Worried parents waited as schools — including one not far from the warehouse — ordered students to shelter in place for more than an hour. Officers searched the blocks around the warehouse. Rescue officials stood by waiting to carry more patients to hospitals. And officials from the coroner’s office were called.Gary Martin

Gary Martin

“It’s a shame that mass shootings such as this have become commonplace in our country,” Mayor Richard C. Irvin of Aurora said. “It’s a shame that a cold and heartless offender would be so selfish as to think he has a right to take an innocent life.”

By evening, political leaders from around the nation began issuing news releases and posting messages on social media offering sympathy and support.

The White House said that President Trump had been briefed on the situation and was monitoring it. J. B. Pritzker, the new governor of Illinois, traveled to Aurora and praised the police officers who ran inside during the shooting.

“You rushed toward danger, and in doing that you saved countless lives,” Mr. Pritzker said.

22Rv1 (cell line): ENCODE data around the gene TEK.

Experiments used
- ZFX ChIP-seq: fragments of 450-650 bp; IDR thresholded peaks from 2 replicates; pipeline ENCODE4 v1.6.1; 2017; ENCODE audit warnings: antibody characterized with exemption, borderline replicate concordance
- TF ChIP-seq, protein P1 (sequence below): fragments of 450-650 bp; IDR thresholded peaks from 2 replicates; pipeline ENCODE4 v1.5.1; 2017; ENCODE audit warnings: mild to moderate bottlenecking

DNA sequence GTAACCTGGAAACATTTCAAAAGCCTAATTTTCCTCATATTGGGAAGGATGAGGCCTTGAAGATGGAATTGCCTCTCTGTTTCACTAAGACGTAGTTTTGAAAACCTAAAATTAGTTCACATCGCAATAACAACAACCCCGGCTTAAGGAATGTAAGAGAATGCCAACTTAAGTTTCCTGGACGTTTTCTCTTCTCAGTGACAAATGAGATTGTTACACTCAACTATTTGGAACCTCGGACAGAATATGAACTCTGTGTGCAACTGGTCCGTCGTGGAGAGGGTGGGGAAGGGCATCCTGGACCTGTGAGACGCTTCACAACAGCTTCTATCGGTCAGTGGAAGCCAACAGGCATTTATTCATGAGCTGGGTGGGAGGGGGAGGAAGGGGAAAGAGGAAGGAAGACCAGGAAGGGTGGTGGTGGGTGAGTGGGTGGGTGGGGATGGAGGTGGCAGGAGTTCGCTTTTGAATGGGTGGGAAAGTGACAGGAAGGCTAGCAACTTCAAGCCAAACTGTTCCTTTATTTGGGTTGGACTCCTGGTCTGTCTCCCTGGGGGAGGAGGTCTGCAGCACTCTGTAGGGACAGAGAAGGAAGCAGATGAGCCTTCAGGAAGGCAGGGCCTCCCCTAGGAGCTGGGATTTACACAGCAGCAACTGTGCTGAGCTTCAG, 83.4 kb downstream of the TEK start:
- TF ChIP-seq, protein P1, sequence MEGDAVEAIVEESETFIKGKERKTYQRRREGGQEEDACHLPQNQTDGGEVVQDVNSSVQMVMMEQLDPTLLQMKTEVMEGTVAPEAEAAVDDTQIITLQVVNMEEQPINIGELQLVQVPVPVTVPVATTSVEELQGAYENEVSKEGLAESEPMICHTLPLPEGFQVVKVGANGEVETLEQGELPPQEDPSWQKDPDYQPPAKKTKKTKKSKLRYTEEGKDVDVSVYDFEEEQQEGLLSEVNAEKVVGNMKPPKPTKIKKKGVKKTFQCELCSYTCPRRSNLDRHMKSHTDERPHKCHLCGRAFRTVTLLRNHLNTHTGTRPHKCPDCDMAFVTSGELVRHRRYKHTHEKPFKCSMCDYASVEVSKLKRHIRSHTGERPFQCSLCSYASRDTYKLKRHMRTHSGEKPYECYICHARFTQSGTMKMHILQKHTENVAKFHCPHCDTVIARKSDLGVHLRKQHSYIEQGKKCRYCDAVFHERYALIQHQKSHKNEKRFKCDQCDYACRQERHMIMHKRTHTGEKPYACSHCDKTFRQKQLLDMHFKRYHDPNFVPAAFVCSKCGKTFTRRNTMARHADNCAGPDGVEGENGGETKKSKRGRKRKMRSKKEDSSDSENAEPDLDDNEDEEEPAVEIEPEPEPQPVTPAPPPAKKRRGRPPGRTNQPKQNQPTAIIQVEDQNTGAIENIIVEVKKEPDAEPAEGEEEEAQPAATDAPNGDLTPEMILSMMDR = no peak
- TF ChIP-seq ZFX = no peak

Rosalee Andrada, 54, lives in a house on Cleveland Avenue, only steps from the building where the shooting took place. She had just taken her daily medication when she heard sharp staccato sounds coming from outside.

“I thought it was just ice cracking,” she said.

But her husband, Jose, hustled her and their husky, Rocky, into the basement. She said she heard five shots in total.

Rocky was anxious and wanted to come upstairs, Ms. Andrada said, so they climbed the basement steps and looked through the kitchen window. Countless police officers had converged on the scene, a cacophony of lights and sirens.

She saw three officers helping a wounded colleague, who held his hand to his neck.

“They were carrying out their brother,” she said.

Julie Bosman reported from Aurora, Ill., and Mitch Smith from Chicago. Julia Jacobs contributed reporting from New York, and Doris Burke contributed research from New York.